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Damning leak implicates Isabel Dos Santos

Publish date: 20 January 2020
Issue Number: 856
Diary: IBA Legalbrief Africa
Category: Corruption

The complex financial schemes that helped Africa’s richest woman amass a fortune at vast cost to the Angolan state can be revealed for the first time after a huge leak of confidential documents from her business empire. Isabel dos Santos got access to lucrative deals involving land, oil, diamonds and telecoms when her father José Eduardo dos Santos was President. Legalbrief reports that prosecutors are now seeking to recover $1bn the businesswoman and her associates are alleged to owe the state. An investigation by The Guardian and journalists in 20 countries, led by the International Consortium of Investigative Journalists (ICIJ), suggests Dos Santos benefited from extraordinary opportunities afforded to her by her father’s administration. The tycoon, who now lives in London, controls interests across Africa and Europe spanning banking, telecoms, television, cement, diamonds, alcohol, supermarkets and real estate. The Luanda Leaks are based on a trove of 715 000 e-mails, charts, contracts, audits and accounts that was obtained initially by the Platform to Protect Whistle-blowers in Africa, an anti-corruption charity whose work with key witnesses helped topple the SA leader Jacob Zuma. The trove was then shared with the ICIJ. Dos Santos and her husband, the businessman and art collector Sindika Dokolo, say computers belonging to their employees and legal advisers were hacked. They say they are the subjects of a politically motivated witch-hunt led by the new government. BBC News reports that Andrew Feinstein, the head of Corruption Watch, says the documents show how Dos Santos exploited her country at the expense of ordinary Angolans. 'Every time she appears on the cover of some glossy magazine somewhere in the world, every time that she hosts one of her glamorous parties in the south of France, she is doing so by trampling on the aspirations of the citizens of Angola,' he said.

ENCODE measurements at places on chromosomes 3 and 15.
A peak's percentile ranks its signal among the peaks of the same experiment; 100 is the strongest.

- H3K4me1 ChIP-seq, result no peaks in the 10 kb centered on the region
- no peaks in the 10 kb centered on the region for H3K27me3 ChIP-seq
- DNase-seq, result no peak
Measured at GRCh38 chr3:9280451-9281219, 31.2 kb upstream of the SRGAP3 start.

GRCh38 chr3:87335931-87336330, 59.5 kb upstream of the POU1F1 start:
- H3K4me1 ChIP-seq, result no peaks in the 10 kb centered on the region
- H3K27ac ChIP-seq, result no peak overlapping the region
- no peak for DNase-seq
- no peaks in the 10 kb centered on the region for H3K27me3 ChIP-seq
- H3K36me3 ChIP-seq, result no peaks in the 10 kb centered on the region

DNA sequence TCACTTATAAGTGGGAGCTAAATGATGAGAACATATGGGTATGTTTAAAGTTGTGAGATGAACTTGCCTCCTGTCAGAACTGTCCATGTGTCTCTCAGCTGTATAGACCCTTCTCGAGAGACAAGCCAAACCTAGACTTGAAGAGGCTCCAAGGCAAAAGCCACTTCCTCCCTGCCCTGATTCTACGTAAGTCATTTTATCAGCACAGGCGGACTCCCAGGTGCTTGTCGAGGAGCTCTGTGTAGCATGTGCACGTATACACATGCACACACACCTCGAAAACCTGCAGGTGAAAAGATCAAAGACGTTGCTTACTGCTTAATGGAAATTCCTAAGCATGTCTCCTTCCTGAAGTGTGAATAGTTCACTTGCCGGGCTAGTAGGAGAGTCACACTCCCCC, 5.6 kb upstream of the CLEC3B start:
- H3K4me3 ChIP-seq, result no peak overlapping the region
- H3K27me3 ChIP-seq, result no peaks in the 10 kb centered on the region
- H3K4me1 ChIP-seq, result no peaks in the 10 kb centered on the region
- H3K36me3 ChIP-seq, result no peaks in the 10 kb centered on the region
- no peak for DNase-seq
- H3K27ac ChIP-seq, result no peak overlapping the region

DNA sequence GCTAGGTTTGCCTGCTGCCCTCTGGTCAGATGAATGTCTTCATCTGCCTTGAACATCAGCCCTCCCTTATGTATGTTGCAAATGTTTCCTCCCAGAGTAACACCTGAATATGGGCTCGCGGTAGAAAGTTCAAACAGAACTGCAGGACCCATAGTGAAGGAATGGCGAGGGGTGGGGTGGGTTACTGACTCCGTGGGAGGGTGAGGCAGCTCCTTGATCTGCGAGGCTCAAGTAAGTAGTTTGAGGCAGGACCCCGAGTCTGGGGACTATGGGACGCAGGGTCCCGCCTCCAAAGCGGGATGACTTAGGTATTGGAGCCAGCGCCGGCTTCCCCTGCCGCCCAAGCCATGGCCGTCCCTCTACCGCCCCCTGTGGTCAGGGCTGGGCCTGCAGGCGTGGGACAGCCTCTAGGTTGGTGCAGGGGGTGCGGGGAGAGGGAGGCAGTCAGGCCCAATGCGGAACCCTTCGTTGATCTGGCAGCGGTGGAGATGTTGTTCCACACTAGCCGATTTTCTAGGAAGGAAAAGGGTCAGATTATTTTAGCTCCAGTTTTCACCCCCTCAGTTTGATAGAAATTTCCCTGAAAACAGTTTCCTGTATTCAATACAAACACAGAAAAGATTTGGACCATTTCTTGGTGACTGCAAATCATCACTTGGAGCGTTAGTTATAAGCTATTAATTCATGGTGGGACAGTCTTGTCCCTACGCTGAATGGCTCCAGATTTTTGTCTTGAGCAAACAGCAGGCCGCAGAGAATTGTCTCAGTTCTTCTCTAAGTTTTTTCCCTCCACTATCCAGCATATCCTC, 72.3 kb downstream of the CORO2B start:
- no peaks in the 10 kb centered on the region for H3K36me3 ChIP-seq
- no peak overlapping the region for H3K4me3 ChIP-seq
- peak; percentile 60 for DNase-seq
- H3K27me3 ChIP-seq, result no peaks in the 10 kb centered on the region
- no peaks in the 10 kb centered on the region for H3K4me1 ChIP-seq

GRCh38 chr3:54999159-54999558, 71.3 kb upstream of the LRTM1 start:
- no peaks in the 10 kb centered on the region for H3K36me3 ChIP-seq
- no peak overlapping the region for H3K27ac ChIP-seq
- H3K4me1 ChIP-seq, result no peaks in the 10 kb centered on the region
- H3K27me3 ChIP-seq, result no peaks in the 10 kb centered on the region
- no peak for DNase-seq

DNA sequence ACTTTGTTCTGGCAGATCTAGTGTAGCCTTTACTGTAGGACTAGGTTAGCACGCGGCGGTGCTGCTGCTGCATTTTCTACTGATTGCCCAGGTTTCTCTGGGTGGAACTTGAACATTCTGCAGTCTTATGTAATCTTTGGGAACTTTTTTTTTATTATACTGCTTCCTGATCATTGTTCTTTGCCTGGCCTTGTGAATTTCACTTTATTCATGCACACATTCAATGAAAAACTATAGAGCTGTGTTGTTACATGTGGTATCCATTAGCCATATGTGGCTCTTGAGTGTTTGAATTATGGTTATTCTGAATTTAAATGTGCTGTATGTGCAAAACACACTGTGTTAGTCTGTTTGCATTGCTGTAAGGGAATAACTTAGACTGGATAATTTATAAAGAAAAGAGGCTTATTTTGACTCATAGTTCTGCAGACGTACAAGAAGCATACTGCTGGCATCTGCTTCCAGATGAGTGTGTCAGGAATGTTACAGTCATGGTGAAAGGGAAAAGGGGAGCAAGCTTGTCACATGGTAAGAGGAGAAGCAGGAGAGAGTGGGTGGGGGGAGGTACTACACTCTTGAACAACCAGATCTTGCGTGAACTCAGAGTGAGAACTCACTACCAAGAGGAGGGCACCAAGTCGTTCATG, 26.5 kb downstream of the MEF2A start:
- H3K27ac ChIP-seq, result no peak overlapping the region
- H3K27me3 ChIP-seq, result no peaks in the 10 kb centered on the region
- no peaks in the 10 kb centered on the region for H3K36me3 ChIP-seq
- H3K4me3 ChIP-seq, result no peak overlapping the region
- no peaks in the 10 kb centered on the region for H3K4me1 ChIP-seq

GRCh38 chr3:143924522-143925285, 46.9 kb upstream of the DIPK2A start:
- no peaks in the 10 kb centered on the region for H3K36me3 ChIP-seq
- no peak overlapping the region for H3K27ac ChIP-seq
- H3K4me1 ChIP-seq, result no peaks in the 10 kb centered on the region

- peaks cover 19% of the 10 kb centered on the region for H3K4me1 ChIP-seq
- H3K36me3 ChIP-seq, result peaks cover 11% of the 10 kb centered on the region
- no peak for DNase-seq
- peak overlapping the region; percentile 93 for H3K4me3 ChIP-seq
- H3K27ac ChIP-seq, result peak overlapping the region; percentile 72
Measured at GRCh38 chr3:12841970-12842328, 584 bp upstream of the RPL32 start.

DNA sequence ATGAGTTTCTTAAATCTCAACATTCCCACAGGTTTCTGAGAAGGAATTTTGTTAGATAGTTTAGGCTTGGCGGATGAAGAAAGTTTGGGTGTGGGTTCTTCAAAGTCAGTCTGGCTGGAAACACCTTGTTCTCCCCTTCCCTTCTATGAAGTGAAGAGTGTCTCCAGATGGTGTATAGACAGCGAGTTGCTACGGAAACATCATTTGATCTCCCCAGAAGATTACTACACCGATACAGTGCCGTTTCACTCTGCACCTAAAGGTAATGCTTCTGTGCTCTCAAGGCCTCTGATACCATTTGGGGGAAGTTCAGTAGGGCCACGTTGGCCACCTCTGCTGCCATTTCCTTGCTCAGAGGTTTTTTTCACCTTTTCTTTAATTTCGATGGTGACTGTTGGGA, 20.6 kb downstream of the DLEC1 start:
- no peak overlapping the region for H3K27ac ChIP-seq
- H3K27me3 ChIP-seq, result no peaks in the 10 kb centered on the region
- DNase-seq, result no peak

Full report in The Guardian

Full BBC News report

As Africa’s second-largest oil producer Angola has vast petroleum wealth, which is licensed exclusively by Sonangol. It has ventures in a swath of other sectors, such as helicopters, telecoms and real estate, to support its core business. In 2018, its turnover was $18bn. But by 2015, Sonangol was in crisis. The falling price of oil and longstanding inefficiency were draining the company’s revenues. With oil the keystone of the Angolan economy, responsible for a third of its GDP and 90% of its exports, a bankrupt Sonangol would mean economic catastrophe. The government took drastic action. By decree of José Eduardo dos Santos, a committee to restructure the Angolan oil sector was constituted, and it invited a Maltese company, Wise Intelligence Solutions, to coordinate a group of consultants to advise on reforms. Wise’s owner was the President’s daughter. The Guardian reports that she had no background in oil and gas, but believes she was selected for her extensive business experience. ‘They wanted to have a view of someone that’s coming in from the private sector, and to have private sector eyes look at a state enterprise,’ she said.

Full report in The Guardian

The billionaire has suggested that she may seek to become President. In a BBC News interview, she declined to rule out running for office. After her controversial appointment by her father in 2016, she was sacked by President Joao Lourenço the following year. A court in the Angolan capital, Luanda, last month ordered the freezing of her bank accounts of her vast business empire in the oil-rich country, following a string of investigations into alleged corruption by the Dos Santos family which prosecutors say has robbed the state of more than $2bn. In the London interview, she repeatedly stressed that her life was at risk if she returned to Angola. ‘To lead is to serve, so I will do whatever my life takes me,’ she said. Dos Santos later told a Portuguese television channel that ‘it's possible’ she might run for the presidency in 2022.

Full BBC News report

Angolan courts have not taken any action to seize her foreign assets 'but will not hesitate to resort to such mechanisms if necessary', prosecution spokesperson Alvaro Joao has told Reuters. As previously reported in Legalbrief Today, a Luanda court last month ordered the freezing of Dos Santos' Angolan assets and bank accounts as part of an attempt by the government to recover about $1bn it says she and her associates owe. However, BBC News reports that she said 'a trial had been held in total secrecy' and the ruling was a 'politically motivated attack' against her. Joao said the case was not being treated as a corruption case, but as a civil matter related to debts owed to the state.

Full BBC News report